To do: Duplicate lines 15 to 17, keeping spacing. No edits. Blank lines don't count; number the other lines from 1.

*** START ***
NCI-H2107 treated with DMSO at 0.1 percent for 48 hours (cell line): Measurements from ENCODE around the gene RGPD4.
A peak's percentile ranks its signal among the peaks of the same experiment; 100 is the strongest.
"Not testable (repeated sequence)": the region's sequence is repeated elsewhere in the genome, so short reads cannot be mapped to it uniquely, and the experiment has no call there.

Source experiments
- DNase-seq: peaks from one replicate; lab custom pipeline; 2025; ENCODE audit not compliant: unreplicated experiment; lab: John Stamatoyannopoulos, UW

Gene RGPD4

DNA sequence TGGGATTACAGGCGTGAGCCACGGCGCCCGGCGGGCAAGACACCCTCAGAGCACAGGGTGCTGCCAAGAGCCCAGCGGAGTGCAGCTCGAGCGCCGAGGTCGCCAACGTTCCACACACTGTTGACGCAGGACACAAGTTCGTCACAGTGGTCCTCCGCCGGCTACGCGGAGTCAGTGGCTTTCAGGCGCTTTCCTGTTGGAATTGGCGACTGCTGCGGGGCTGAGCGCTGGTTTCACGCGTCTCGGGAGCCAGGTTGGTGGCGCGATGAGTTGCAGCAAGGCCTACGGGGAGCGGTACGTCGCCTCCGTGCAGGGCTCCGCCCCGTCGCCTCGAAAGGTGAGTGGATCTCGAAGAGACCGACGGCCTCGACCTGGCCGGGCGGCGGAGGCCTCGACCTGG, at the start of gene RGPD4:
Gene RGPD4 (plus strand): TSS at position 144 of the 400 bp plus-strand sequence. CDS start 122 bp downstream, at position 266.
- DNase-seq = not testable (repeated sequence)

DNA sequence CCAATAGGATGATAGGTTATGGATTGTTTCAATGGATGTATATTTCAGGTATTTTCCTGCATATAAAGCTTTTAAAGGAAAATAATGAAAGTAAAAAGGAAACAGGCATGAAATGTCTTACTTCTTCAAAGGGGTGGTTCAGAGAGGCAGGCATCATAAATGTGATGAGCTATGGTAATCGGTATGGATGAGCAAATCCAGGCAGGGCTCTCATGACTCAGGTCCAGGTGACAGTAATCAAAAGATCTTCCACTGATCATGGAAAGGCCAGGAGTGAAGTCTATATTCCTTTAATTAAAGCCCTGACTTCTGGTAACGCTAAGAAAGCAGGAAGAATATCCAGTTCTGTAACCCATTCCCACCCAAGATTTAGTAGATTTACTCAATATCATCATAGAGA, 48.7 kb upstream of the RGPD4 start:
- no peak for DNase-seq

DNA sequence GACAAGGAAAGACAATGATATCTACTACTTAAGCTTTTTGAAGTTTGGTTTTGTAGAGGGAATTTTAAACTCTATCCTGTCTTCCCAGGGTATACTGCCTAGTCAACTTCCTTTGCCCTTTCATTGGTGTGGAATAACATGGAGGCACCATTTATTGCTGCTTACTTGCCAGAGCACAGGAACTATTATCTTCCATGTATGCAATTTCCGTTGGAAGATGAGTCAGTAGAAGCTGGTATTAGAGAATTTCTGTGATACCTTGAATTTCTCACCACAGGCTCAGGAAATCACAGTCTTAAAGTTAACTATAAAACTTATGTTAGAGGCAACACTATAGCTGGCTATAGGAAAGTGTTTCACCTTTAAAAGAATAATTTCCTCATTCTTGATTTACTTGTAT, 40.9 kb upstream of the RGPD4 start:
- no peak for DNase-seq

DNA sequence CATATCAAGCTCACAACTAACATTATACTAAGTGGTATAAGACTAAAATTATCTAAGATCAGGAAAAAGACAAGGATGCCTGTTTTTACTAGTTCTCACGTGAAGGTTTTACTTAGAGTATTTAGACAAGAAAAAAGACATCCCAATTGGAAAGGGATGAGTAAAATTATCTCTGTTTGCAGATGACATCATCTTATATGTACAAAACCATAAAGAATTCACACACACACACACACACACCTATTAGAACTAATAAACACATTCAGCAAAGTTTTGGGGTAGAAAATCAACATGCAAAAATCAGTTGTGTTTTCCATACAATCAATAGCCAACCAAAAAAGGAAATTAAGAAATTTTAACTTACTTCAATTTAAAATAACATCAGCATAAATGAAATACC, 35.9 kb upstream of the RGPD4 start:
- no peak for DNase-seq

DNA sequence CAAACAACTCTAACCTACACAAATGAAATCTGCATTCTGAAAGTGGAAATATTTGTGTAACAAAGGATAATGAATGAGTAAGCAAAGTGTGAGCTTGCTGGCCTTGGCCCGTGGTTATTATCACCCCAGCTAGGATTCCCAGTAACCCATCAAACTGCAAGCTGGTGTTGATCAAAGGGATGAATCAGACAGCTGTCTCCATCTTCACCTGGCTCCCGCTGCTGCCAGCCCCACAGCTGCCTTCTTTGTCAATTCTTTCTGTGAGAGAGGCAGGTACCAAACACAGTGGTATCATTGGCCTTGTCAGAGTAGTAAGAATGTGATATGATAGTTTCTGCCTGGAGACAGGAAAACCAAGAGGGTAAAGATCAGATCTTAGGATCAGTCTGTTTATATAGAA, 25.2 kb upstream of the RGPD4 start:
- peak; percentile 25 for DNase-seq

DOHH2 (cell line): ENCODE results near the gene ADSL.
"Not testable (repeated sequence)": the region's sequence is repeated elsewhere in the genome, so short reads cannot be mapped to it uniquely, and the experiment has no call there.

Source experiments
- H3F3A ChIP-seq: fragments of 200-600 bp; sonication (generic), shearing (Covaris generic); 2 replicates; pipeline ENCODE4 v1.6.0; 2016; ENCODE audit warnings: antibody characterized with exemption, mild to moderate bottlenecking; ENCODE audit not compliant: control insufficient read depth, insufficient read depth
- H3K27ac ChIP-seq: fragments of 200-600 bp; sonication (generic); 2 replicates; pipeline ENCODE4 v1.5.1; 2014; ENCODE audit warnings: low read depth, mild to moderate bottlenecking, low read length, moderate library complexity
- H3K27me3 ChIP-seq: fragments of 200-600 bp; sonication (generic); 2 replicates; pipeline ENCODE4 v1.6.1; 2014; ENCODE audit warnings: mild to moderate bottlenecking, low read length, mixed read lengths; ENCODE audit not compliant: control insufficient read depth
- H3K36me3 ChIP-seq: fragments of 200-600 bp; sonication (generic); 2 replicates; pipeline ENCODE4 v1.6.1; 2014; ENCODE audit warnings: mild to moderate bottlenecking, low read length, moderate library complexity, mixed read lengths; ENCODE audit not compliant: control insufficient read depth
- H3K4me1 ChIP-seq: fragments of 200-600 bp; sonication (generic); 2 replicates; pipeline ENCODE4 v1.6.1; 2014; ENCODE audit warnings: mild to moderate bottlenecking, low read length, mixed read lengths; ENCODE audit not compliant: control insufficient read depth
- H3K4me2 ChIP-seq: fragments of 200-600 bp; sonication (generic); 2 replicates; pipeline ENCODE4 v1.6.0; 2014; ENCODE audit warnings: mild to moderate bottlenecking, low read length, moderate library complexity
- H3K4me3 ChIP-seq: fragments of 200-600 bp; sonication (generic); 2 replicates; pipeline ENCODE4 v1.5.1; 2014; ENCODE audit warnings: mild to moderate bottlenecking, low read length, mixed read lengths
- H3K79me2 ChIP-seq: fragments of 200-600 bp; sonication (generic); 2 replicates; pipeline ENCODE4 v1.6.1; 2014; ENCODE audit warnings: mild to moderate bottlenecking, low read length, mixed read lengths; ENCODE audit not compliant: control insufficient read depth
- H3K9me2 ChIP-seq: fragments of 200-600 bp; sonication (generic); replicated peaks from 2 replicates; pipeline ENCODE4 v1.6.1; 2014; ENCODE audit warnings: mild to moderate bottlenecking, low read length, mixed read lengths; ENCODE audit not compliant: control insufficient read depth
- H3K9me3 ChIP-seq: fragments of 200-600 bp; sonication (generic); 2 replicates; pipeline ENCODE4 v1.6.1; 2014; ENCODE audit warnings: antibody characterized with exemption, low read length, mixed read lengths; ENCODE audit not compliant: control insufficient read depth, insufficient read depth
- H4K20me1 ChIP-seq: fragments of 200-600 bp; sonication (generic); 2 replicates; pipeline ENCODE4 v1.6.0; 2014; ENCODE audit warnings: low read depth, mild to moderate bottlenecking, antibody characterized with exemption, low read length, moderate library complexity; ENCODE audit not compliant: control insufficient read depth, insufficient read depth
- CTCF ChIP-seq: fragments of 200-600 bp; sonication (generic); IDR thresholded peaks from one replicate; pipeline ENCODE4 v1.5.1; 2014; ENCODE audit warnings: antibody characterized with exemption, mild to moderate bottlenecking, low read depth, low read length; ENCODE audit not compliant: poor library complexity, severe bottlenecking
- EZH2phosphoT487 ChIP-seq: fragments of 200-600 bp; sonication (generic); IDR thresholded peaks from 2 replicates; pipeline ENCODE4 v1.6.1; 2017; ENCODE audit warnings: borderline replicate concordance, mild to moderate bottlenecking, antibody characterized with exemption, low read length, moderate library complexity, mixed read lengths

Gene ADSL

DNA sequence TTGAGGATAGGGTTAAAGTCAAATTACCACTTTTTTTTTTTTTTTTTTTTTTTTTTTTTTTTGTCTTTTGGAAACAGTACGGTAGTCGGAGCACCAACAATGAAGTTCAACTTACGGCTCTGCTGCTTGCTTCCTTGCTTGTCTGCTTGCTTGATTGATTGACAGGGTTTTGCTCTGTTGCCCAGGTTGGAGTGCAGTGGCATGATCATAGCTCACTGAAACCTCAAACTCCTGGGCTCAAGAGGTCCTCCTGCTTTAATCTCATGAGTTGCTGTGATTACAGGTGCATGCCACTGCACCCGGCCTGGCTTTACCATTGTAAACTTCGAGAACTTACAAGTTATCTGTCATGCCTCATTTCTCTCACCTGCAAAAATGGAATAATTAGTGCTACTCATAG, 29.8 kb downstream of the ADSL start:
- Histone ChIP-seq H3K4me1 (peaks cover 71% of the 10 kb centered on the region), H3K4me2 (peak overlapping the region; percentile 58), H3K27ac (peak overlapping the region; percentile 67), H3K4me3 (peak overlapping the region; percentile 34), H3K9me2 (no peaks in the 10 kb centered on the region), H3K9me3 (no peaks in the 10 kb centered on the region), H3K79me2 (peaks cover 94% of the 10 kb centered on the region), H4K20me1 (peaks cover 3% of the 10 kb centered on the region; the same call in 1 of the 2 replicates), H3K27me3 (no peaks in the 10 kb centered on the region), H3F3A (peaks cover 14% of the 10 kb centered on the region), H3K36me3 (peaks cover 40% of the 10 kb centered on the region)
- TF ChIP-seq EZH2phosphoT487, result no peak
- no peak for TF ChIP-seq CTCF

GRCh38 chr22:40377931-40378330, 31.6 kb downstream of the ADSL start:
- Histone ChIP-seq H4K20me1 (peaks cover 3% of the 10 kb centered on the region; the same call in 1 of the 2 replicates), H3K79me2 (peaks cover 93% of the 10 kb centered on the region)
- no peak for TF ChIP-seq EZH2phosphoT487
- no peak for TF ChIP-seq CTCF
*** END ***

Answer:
- no peak for DNase-seq

DNA sequence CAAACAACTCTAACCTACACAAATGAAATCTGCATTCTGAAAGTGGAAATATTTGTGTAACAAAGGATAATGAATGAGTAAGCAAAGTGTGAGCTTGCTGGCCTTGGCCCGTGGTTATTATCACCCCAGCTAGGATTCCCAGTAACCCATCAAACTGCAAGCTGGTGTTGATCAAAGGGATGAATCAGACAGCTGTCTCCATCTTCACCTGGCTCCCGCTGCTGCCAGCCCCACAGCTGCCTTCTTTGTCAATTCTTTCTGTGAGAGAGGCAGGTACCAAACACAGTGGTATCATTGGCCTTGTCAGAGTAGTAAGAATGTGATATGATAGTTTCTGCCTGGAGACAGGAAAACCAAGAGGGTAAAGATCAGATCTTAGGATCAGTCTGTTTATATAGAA, 25.2 kb upstream of the RGPD4 start:
- peak; percentile 25 for DNase-seq